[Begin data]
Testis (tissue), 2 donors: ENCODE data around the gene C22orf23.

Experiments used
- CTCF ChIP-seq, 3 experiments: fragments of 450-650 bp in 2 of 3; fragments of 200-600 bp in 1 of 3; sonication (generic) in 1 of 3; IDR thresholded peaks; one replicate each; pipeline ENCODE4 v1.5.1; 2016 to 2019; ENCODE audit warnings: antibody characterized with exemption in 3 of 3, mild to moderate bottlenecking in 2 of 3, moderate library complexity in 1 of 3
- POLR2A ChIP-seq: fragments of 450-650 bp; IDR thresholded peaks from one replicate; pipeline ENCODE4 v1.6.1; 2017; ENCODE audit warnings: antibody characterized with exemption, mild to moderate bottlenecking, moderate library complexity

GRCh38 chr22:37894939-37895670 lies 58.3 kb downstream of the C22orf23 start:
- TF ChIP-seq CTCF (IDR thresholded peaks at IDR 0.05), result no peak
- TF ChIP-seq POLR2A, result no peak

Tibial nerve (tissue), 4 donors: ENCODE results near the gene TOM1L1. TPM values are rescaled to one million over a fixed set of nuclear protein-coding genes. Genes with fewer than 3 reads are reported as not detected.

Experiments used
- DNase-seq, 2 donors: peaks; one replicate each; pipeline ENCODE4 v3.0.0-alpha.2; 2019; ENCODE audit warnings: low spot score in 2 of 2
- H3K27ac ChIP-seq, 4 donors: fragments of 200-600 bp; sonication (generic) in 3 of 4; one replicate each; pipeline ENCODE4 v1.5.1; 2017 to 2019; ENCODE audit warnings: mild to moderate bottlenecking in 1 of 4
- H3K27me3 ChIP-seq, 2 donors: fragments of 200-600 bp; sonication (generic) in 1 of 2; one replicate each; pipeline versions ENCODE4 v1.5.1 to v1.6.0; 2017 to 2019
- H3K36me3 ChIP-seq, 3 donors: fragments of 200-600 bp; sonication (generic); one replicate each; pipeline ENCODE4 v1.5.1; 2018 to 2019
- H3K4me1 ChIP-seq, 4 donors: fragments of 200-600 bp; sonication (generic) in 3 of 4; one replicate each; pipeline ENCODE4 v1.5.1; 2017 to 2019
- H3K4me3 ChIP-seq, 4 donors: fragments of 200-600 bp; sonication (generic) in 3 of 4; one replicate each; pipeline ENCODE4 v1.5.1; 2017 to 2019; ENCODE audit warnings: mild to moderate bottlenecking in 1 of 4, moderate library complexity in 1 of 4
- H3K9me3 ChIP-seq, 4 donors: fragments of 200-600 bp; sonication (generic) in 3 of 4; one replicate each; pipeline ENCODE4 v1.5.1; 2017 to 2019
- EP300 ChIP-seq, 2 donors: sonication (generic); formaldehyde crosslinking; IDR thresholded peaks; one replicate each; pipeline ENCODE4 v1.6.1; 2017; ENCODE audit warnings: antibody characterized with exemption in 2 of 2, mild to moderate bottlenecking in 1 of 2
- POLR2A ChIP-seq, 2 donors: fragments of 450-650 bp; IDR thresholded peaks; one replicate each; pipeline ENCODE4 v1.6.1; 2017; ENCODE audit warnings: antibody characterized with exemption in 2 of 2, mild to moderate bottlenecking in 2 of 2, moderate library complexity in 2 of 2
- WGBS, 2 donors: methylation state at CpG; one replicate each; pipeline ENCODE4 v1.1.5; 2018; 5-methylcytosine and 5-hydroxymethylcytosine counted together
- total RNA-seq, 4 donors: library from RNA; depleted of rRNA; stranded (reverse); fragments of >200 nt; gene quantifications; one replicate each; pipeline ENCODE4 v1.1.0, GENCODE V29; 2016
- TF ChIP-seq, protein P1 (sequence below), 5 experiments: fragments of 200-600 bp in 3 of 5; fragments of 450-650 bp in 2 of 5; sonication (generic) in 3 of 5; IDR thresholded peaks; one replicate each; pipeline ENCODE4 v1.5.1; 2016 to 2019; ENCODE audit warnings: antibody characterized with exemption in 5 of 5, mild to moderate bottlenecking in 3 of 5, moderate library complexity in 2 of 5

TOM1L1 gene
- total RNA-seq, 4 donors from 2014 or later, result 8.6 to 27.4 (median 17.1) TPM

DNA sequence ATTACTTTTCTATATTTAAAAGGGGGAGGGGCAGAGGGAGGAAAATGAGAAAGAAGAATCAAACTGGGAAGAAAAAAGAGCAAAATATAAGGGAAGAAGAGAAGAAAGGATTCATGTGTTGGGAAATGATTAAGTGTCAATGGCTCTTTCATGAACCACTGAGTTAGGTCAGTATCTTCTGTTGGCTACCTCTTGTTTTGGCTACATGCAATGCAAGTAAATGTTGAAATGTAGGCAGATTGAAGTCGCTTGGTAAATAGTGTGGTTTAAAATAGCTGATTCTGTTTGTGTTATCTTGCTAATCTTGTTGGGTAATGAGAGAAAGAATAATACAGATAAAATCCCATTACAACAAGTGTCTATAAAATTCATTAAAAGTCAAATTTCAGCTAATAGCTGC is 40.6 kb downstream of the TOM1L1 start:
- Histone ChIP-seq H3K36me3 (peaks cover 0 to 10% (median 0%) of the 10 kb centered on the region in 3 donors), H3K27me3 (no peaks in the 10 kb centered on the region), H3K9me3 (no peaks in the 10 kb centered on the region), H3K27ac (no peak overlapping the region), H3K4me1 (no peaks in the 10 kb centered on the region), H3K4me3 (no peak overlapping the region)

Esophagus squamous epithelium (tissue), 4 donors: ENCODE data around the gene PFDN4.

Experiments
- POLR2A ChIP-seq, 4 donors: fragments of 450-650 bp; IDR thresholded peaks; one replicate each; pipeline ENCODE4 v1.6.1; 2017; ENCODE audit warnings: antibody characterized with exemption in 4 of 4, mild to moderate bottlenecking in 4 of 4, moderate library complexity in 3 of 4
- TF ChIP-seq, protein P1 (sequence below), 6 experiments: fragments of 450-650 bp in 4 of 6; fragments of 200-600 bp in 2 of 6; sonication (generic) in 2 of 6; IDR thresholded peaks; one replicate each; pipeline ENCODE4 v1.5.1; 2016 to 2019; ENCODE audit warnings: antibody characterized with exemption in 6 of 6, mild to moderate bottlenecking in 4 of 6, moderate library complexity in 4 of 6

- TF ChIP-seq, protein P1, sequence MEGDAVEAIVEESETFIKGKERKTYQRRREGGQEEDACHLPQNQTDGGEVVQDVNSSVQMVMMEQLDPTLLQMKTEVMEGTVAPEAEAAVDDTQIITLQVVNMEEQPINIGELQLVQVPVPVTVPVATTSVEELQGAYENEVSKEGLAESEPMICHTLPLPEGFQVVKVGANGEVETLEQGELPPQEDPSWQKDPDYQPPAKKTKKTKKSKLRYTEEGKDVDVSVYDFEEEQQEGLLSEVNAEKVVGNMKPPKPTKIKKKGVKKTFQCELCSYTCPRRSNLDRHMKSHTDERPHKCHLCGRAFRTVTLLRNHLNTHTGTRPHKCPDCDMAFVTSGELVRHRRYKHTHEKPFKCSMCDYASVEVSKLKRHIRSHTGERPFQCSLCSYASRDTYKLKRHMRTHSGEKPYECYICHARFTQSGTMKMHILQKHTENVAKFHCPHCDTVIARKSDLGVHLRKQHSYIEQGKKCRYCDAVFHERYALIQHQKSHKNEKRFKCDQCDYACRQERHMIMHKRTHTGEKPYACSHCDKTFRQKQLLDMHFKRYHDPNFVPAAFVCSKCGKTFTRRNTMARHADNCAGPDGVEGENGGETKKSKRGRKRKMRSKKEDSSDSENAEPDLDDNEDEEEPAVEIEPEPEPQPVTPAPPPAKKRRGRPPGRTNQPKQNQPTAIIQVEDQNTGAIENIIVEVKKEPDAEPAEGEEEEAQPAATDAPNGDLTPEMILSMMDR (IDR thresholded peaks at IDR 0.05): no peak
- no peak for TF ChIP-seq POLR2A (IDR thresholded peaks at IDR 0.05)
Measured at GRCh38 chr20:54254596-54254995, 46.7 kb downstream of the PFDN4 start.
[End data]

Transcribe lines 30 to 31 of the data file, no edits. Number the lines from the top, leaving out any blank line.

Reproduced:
- TF ChIP-seq, protein P1, sequence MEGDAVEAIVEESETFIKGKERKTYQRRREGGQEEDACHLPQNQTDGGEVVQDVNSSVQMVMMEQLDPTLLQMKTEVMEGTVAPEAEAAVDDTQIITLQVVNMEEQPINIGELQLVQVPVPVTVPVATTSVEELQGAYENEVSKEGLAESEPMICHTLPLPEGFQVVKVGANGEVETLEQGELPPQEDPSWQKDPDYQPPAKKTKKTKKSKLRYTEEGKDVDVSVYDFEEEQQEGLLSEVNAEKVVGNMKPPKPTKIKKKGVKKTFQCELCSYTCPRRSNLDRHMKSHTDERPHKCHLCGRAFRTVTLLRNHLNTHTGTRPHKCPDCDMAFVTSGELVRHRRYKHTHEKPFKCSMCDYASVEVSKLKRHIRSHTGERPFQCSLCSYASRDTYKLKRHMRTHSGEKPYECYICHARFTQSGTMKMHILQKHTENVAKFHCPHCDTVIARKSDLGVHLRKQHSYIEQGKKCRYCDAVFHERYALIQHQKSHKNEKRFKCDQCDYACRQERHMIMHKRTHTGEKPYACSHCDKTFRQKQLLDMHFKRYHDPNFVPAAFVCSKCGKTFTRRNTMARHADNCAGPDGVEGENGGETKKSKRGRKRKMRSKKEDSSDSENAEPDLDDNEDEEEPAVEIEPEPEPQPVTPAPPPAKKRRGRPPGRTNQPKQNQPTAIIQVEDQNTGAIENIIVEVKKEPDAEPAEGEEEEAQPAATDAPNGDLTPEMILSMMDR (IDR thresholded peaks at IDR 0.05): no peak
- no peak for TF ChIP-seq POLR2A (IDR thresholded peaks at IDR 0.05)